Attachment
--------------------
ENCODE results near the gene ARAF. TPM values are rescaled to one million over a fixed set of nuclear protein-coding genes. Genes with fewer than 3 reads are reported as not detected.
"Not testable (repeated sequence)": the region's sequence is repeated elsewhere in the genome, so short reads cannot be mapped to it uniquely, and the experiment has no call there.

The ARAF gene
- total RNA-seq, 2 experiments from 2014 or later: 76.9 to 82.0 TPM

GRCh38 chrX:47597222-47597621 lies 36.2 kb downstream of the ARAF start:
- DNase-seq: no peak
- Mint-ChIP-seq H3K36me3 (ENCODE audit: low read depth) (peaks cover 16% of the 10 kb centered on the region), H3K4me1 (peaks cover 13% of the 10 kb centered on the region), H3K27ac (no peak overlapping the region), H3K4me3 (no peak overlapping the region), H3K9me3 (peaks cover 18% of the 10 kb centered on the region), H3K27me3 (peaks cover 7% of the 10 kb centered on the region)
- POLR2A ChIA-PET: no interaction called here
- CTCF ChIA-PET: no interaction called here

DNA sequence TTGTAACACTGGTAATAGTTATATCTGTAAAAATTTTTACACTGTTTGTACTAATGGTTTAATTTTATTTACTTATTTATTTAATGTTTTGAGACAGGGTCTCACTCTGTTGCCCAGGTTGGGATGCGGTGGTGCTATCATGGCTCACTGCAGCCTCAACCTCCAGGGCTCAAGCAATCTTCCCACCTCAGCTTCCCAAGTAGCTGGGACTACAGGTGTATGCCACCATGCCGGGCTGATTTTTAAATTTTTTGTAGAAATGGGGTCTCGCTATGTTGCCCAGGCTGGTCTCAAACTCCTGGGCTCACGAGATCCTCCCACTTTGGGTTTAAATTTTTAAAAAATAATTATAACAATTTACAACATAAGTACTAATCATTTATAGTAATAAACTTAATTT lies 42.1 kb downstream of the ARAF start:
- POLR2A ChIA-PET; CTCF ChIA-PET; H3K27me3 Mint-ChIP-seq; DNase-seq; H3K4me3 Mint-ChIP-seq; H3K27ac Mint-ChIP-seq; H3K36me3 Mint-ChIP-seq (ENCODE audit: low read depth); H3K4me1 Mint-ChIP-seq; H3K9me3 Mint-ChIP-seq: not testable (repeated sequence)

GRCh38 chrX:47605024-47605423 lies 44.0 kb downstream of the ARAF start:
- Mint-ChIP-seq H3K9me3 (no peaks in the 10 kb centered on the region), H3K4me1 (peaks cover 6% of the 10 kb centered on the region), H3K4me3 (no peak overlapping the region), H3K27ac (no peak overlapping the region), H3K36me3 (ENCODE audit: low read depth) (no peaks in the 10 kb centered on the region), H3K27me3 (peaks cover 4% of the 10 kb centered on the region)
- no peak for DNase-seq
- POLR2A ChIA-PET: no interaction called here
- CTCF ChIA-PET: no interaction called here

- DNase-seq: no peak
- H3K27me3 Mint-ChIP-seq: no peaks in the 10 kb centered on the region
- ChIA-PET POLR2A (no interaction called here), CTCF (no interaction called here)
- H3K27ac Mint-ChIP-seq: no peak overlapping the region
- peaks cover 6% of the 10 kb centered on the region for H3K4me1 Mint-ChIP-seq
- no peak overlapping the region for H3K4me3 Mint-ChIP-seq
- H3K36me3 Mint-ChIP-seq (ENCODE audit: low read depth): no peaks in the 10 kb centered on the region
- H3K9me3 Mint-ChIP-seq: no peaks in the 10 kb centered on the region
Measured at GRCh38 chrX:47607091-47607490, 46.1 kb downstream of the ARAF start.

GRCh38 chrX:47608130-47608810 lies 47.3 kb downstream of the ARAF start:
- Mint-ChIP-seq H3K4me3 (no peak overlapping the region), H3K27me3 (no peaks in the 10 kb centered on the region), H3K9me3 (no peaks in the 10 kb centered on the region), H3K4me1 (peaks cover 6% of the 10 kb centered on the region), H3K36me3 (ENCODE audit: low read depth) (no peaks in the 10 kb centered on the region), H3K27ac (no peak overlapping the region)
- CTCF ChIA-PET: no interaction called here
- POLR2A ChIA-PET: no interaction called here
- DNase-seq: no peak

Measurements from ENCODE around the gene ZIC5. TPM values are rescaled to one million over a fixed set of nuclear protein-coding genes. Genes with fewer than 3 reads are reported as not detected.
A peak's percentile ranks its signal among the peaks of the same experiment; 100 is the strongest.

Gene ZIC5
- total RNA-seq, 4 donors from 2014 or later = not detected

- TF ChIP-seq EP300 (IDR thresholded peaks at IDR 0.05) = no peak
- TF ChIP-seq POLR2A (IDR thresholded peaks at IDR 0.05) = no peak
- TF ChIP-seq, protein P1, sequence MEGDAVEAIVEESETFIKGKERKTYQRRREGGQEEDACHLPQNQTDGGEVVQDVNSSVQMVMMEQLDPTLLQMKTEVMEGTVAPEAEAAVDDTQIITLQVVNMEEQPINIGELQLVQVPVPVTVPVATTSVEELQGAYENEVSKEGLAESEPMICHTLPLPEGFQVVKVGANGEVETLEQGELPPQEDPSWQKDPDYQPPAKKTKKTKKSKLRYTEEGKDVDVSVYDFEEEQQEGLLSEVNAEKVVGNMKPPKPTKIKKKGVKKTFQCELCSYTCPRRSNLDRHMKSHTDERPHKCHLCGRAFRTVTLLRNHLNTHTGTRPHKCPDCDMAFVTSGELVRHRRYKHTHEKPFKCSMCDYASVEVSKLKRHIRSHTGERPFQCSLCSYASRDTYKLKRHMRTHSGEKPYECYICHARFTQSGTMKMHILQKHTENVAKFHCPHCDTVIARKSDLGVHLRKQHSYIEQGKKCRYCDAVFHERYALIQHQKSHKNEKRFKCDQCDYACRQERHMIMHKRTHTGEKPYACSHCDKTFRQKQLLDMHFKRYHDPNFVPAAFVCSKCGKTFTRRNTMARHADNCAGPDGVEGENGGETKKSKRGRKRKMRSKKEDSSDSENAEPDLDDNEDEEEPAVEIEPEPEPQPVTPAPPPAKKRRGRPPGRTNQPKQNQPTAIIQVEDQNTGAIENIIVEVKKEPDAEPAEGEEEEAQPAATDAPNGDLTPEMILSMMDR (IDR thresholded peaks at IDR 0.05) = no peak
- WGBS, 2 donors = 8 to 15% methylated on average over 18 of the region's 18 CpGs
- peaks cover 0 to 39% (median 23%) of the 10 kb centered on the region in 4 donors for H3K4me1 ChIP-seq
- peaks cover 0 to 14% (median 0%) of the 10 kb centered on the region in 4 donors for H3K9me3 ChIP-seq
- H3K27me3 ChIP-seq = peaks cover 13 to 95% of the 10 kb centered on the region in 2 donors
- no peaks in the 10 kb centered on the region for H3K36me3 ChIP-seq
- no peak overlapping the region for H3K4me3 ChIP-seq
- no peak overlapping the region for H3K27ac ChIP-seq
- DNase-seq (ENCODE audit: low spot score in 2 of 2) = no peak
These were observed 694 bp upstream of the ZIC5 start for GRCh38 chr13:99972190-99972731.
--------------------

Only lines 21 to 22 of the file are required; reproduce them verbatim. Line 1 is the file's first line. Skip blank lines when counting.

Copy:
- peaks cover 6% of the 10 kb centered on the region for H3K4me1 Mint-ChIP-seq
- no peak overlapping the region for H3K4me3 Mint-ChIP-seq